In a retail program that was already in place with 12 stores, popularity of the partnership was high enough to extend it from the summer and expand the number of stores. MakerBot announced today it will be extending the program with Home Depot, offering a retail experience to the DIY and construction crowd in 39 stores.

“We are really excited to expand MakerBot’s presence in physical stores,” noted Jenny Lawton, acting CEO of MakerBot. “The addition of these new locations will bring the magic of 3D printing with a MakerBot Replicator directly to customers. It’s a very cool thing to be able to walk into a store, see and experience a MakerBot Replicator 3D Printer, then be able to purchase and take a MakerBot Replicator 3D Printer home with you.”

Those who have not yet had an introduction to 3D printing are sure to be drawn to the sleek, colorful MakerBot kiosks enticing consumers to come and try their hand at the magical new technology. It’s a great opportunity to get some free lessons and input on 3D printing, as trained MakerBot representatives are there giving demos, and offering tips when customers have questions regarding purchases of equipment and materials.

Embarking on the partnership in July, it was a ‘wait and see what happens’ pilot program that is obviously going in the right direction. Home Depot also began offering MakerBot printers and supplies online during the summer. While this may not be a profit gamechanger for the two entities initially, it does combine the forces of two companies who are at the top of their industries, and have a customer base that looks to them for the latest trends, as well a guidance in craftsmanship.

Adding the new stores for the holidays should be a boon to both Home Depot and MakerBot—as well as for customers who want to put a big ‘wow’ factor into their gift giving this year.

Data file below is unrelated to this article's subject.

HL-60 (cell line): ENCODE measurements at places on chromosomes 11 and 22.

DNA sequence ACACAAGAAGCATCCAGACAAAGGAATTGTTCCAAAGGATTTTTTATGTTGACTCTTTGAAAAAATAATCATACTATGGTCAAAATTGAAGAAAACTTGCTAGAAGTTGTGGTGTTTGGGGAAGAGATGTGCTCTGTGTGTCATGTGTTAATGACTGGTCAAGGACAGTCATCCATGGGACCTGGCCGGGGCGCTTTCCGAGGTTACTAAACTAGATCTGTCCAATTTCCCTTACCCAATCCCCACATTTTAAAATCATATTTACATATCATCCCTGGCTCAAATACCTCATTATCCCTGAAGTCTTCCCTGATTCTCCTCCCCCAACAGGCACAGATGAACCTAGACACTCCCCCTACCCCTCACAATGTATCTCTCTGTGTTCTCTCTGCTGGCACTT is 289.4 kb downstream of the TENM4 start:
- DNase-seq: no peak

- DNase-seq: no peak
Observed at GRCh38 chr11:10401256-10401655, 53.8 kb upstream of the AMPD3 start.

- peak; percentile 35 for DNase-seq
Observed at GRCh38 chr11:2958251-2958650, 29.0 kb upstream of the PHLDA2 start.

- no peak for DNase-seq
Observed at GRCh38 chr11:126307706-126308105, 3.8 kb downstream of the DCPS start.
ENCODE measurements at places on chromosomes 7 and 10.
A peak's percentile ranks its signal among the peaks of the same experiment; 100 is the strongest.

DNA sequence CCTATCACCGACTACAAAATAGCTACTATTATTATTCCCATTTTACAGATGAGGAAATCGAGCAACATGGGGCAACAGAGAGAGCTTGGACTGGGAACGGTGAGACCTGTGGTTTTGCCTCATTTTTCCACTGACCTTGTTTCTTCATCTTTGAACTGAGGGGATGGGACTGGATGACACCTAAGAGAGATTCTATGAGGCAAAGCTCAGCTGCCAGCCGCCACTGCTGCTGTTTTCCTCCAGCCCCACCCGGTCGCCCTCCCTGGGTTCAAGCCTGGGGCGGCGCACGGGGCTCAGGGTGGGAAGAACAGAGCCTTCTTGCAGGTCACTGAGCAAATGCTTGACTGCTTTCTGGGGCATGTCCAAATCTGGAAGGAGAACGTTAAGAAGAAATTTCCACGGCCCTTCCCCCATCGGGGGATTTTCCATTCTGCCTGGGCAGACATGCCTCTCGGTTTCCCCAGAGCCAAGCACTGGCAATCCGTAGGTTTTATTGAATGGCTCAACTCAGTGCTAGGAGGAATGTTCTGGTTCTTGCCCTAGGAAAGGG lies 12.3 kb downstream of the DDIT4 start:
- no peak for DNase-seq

Does this make you want to get over to a pilot store and check out the MakerBot kiosk? What do you think of the opportunity to purchase a 3D printer in a retail environment like Home Depot? Tell us about it in the Home Depot and MakerBot forum at

The Home Depot stores that will feature the in-store MakerBot 3D Printing Experience include:

Stay up-to-date on all the latest news from the 3D printing industry and receive information and offers from third party vendors.

Tagged with: home depot • home depot 3d printing • makerbot • makerbot replicator

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1781 E. Bayshore Road, East Palo Alto, CA

3838 Hollis Avenue, Emeryville, CA

7100 Warner Avenue, Huntington Beach, CA

1675 Wilshire Blvd., Los Angels, CA

1125 Old County Road, San Carlos, CA

22855 Victory Blvd., West Hills, CA

5215 Wadsworth Blvd., Arvada, CO

500 S. Santa Fe Dr., Denver, CO

10003 Grant Street, Denver, CO

3401 Oakwood Blvd., Hollywood, FL

11305 SW 40TH Street, Miami, FL

650 Ponde de Leon, Atlanta, GA

2525 Piedmont Road NE, Atlanta, GA

2450 Cumberland Pkwy., Atlanta, GA

1232 W. North Avenue, Chicago

2665 N. Halsted Street, Chicago

1300 S. Clinton Street, Chicago

2920 Audrey Avenue, Naperville

4700 Cherry Hill Rd., College Park, MD

13100 Valley View Rd., Eden Prairie, MN

1705 Annapolis Lane, Plymouth, MN

980 3rd Ave, New York, NY

40 West 23rd Street, New York, NY

11633 NE Glen Widing Dr., Portland, OR

14800 SW Sequoia Parkway, Tigard, OR

181 S Gulph Road, King of Prussia, PA

1651 S Columbus Blvd. , Philadelphia, PA

10515 N Mo Pac Expy., Austin, TX

3600 Interstate Hwy 35 S, Austin, TX

6110 Lemmon Avenue, Dallas, TX

11682 Forest Central Dr., Dallas, TX

1100 Lumpkin Rd., Houston, TX

8400 Katy Freeway, Houston, TX

5445 West Loop, Houston, TX

400 S Pickett St., Alexandria, VA

2815 Merrilee Drive, Fairfax, VA

6200 E Lke Samammish Pky., Issaquah, WA

2701 Utah Ave South, Seattle, WA

11616 Aurora Ave N., Seattle, WA

Makerbot 3D Printer Overview

No other name in the world is more associated with 3D printing than Makerbot Industries. Makerbot has taken the 3D community by storm with its 3D printers and Thingiverse. The company was formed in Brooklyn, New York and began first sales in April 2009. June 19, 2013 Stratasys Inc. acquired Makerbot Industries for $403 million.

Fast forward to the present. Makerbot has unveiled an impressive lineup of home and semi-professional 3D printers. Consumers approach buying a 3D printer based on their needs and desires, as well as the available space where they want to install their 3D printer. We will try to briefly talk about the capabilities of Makerbot 3d printers, and we hope that we will take the reader one step closer to buying a 3d printer and joining the 3d community.